Getting Good Takes 20 Hours

I’ve been trying to learn code for years, this video is definitely worth watching if you’re into self-development, or just want to learn new things:

Some of the main points from the video:
– Deconstruct the skill – break down the skill, establish what is most important and practise!
– Learn enough to self-correct.  Learning code?  Don’t read 20 books, read maybe 4 or 5 tutorials online, and then practise.  Practise, practise.  You need to be able to correct yourself (or use a tool online that will correct code for you)
– Remove Barriers – For example, get a web-browser plugin that blocks facebook, and ask the wife not to complain about anything for the next 30 mins
– Practise 20 hours – keep a log

When you start off with any new skill, you will be completely incompetent.  This is frustrating; and people feel embarrassed.
Keep with it, and you’re ability will increase dramatically over the first 10 hours.
When you see improvement, hopefully that positive feedback will be enough to keep you going for the next 10 hours of solid practise.

Remember, the limit to your learning, is normally emotional, rather than intellectual.  Don’t become defeated/down-hearted when you fail in the first 10 hours of learning, that’s normal!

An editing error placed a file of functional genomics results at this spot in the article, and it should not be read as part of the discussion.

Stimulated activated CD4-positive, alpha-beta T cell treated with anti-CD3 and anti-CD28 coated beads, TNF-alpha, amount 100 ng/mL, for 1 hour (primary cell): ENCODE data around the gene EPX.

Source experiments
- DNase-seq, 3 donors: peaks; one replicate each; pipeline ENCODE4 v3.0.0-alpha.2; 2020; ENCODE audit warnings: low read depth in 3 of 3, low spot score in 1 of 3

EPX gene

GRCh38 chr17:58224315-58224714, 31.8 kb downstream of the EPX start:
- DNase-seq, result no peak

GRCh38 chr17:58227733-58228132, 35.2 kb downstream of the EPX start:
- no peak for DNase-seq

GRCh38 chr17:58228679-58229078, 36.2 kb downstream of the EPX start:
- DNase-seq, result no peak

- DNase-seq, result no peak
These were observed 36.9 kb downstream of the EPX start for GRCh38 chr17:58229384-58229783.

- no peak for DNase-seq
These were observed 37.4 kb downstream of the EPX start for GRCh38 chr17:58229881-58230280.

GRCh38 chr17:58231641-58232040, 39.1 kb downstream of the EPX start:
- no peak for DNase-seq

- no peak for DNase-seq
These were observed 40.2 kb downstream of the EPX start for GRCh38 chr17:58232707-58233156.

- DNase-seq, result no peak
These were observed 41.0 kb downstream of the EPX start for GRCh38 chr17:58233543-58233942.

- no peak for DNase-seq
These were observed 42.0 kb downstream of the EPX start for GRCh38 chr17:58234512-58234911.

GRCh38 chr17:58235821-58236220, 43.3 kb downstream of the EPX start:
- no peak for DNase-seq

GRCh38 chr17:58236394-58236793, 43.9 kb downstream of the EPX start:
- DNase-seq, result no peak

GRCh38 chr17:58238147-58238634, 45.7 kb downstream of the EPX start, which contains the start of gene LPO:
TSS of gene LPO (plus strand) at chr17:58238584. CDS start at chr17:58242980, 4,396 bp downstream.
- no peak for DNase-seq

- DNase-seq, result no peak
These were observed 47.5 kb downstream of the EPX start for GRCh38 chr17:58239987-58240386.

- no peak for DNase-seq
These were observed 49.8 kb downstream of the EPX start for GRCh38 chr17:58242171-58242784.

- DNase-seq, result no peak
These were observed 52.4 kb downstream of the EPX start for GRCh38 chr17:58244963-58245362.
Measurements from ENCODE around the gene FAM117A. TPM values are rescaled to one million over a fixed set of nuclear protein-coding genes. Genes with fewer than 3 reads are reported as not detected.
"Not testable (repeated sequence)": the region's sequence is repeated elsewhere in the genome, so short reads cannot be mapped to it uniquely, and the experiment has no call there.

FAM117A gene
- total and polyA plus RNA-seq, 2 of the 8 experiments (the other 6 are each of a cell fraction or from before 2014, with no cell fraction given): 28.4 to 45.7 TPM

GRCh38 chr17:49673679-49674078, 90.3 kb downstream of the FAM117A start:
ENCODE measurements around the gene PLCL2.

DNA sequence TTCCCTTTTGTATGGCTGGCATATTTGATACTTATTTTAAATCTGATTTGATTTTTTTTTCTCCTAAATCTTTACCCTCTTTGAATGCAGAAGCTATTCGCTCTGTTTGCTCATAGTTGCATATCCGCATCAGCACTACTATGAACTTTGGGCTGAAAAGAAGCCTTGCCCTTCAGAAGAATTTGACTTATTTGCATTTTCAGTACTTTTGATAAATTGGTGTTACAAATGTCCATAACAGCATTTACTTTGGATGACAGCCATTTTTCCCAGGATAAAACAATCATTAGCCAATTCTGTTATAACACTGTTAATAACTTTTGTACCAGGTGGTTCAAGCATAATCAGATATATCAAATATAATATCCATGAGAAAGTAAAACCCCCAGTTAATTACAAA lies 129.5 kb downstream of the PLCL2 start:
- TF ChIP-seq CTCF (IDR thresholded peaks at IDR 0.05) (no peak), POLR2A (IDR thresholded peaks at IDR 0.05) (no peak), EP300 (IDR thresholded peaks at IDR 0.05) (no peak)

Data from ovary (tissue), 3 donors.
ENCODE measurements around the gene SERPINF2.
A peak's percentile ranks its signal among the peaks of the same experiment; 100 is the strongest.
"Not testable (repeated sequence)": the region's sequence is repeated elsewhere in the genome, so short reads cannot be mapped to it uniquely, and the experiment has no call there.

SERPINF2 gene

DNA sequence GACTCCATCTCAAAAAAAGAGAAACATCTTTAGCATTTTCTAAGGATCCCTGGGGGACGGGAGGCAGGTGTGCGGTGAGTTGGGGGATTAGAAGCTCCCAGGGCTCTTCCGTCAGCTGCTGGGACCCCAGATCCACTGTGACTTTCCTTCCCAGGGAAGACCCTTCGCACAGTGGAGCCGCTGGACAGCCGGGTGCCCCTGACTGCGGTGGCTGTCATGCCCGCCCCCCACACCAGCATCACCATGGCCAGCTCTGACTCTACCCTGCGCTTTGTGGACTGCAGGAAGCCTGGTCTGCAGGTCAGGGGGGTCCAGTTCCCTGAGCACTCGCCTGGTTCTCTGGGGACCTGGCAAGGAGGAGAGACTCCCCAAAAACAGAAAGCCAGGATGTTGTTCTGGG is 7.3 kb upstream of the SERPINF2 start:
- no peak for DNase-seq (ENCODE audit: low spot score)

If you want to be a word-class coder/MMA fighter/chess player; then that’s when you need to hit the 10,000 hours of practise.
20 hours of practise and you should be ‘competent’ or ‘good’.  Improvements beyond that are more difficult to come by. But hopefully, by that point, you will really enjoy your new skill

How long?  = 20 hours:
learning curve

About Drew

MMA, Fitness & Marketing enthusiast from North Wales, UK. A Stoic Hippy with no hair. Not to boast but - 1st Class Degree in Sports Science from Loughborough, MSc in Nutrition from the University of Liverpool. 20 years experience of weight & fitness training.
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